Last year, when we went to pick up my then-8-year-old from his first summer at overnight camp, my then-6-year-old insisted that he wanted to go to camp the following summer. Never mind that, at the time, the only sleepovers that said 6-year-old had experienced were at his grandparents’ house, or that occasionally he still clung to me when I dropped him off at a birthday party or friend’s house.
After all, at camp there was a pirate ship playground, plans for a new water slide, and an enthusiastic, talkative older brother regaling us with tales of Maccabi games, superhero costumes, and toasted marshmallows. What more could a 6-year-old want?
After confirming (and then double confirming) that any deposit that we put down for my younger son could be transferred to cover my older son’s fees, my husband and I figured, “Why not?” Yet, even as I filled out the application, I thought it was highly unlikely that my youngest would actually go to camp the following summer.
Fast forward through the fall and winter months, where the topic of summer camp largely took a back seat to days filled with homework, afterschool activities, holiday celebrations, sports, family visits, and the seemingly endless logistics of a two-kids, two-working-parents household.
As the temperature began to warm and we found ourselves thinking of camp once again, I was surprised that my now-7-year-old was still talking about going to overnight camp with his brother. I had thought that as the afternoon we spent at camp during pick-up faded from his memory, so too would his desire to go. Yet, this was not the case.
After a long conversation with the camp’s assistant director, I learned that wanting Cocoa Puffs for breakfast on Shabbat and a ride down a waterslide are perfectly valid reasons for a 7-year-old to want to go to camp; that I could sign him up for one week and then he could choose to extend if he wanted to stay longer; that he and his brother could be in a bunk together—something that fortunately, my older son wanted as well; that there is a very high staff to camper ratio; and that he is not the only camper who might need a little extra attention and TLC. So, we decided to let him go.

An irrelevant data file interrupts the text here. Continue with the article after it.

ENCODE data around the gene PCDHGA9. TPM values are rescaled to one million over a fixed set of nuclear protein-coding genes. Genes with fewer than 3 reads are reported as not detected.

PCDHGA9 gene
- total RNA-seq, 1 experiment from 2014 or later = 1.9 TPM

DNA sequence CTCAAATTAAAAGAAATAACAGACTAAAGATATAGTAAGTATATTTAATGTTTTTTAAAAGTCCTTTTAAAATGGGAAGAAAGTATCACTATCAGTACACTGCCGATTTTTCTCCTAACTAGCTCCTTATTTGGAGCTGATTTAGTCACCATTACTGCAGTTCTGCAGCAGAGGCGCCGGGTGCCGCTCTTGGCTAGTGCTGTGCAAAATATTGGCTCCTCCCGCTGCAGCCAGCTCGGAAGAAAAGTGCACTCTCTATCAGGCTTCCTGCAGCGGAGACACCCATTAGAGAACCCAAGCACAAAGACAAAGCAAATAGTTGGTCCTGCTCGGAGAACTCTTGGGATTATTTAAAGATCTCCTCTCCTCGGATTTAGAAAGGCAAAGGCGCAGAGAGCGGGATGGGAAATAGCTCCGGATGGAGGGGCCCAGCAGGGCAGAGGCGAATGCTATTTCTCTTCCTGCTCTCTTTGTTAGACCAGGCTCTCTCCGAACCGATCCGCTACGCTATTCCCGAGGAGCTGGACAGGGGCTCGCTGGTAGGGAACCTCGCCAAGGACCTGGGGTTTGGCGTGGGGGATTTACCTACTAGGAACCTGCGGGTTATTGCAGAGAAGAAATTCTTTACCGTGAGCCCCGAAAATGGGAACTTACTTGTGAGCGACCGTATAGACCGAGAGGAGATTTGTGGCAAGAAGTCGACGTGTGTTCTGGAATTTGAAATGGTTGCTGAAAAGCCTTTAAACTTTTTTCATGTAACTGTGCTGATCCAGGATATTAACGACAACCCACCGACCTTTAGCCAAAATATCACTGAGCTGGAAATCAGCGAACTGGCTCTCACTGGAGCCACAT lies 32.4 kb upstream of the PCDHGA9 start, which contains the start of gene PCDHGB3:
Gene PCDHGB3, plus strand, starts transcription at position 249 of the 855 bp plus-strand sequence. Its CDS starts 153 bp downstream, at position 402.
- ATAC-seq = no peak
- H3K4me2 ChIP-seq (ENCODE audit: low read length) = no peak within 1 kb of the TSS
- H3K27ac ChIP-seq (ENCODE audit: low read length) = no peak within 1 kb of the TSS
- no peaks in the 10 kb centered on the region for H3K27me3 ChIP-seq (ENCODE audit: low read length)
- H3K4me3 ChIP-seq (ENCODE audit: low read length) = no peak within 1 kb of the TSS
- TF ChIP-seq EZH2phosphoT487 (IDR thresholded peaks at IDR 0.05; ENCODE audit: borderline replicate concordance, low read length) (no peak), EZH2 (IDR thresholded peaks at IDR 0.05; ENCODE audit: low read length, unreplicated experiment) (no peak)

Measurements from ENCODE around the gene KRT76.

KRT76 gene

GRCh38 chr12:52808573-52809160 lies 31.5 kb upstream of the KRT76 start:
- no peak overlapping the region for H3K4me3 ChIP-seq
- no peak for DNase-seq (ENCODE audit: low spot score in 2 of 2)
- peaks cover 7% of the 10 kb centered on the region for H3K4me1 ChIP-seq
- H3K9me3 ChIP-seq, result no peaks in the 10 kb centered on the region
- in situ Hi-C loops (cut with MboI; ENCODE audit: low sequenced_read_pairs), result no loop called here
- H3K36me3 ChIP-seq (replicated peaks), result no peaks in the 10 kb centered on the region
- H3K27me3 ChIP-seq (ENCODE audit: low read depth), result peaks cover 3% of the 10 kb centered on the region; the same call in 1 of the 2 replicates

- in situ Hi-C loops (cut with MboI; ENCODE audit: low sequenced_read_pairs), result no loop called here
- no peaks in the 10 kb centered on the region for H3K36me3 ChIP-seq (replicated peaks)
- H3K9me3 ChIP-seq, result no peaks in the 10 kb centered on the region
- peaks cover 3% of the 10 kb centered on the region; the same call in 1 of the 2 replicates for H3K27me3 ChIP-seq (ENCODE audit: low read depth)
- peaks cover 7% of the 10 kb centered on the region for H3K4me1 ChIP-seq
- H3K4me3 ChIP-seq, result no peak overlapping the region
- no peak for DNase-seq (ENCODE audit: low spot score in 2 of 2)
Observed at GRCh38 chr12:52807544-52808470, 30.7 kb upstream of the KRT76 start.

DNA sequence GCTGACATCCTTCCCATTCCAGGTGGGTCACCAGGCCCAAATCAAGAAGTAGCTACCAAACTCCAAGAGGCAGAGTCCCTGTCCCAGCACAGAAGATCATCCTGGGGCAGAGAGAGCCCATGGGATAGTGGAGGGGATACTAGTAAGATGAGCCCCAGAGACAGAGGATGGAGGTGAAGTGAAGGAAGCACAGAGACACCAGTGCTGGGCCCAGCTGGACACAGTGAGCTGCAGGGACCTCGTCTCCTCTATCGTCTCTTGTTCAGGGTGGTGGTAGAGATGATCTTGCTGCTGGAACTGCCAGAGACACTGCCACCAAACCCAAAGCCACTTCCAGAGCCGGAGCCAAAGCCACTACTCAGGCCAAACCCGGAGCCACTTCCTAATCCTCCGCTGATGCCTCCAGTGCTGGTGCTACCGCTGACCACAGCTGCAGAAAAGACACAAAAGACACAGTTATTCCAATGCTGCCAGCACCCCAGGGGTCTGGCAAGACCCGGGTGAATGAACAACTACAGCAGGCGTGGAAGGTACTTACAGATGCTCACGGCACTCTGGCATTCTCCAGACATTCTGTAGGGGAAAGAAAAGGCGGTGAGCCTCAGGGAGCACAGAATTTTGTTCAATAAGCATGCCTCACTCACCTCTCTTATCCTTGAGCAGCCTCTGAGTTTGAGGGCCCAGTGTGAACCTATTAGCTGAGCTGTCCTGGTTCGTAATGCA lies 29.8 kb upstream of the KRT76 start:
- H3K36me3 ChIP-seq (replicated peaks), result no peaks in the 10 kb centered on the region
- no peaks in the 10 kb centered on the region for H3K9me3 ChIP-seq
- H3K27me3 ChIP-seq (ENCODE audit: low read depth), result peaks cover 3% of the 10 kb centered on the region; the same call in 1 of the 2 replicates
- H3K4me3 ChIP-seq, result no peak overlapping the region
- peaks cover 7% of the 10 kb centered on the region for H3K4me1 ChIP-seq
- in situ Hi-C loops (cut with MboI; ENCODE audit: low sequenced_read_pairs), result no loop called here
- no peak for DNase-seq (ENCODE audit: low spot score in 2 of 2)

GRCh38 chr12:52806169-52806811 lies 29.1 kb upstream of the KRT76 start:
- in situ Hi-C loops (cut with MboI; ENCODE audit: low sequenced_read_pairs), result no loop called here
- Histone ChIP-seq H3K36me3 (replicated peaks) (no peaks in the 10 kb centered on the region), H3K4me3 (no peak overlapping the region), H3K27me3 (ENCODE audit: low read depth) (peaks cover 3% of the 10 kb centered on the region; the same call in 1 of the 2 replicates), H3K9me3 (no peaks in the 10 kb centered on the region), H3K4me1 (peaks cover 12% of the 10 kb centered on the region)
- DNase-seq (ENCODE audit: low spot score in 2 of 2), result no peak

My son has since practiced showering and dressing by himself, and talks with excitement about all of the things he will do at camp. Part of me worries that as it gets closer to drop-off day, there will be a moment when he suddenly understands that I won’t be there to tuck him in at night, or to hug him if he is feeling sad—but then another part of me realizes that maybe these are my own fears and not his.
I’ve come to the conclusion that in this instance, it is my job as a mother to follow my son’s lead, to let him try new things, and to not let my worries hold him back. Perhaps he will love camp, decide to stay longer, and come home with newfound independence and confidence. Perhaps he will find that after a week, he is ready to come home. Either way, he will have taken a big step, and I will have given him the freedom to do so. I will have let him learn on his own—even if it winds up being difficult—instead of drawing conclusions for him about what he is and is not capable of doing.
It is this thought that I hold onto as we pack his bags, trying to push away other thoughts of him being too young or not ready. I guess only time will tell if this is the right decision. Until then, I will continue labeling clothes, self-addressing envelopes, and hoping that the full bottles of soap and sunscreen going into his bag actually come home emptier.
And then I will move on to the next item on my agenda—figuring out what my husband and I are supposed to talk about for at least a week when we won’t need to discuss who is picking up the kids from where.